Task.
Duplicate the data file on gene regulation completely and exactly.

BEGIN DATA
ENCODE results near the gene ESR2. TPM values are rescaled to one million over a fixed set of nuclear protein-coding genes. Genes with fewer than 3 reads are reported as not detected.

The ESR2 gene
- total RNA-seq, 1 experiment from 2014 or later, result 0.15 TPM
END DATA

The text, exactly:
ENCODE results near the gene ESR2. TPM values are rescaled to one million over a fixed set of nuclear protein-coding genes. Genes with fewer than 3 reads are reported as not detected.

The ESR2 gene
- total RNA-seq, 1 experiment from 2014 or later, result 0.15 TPM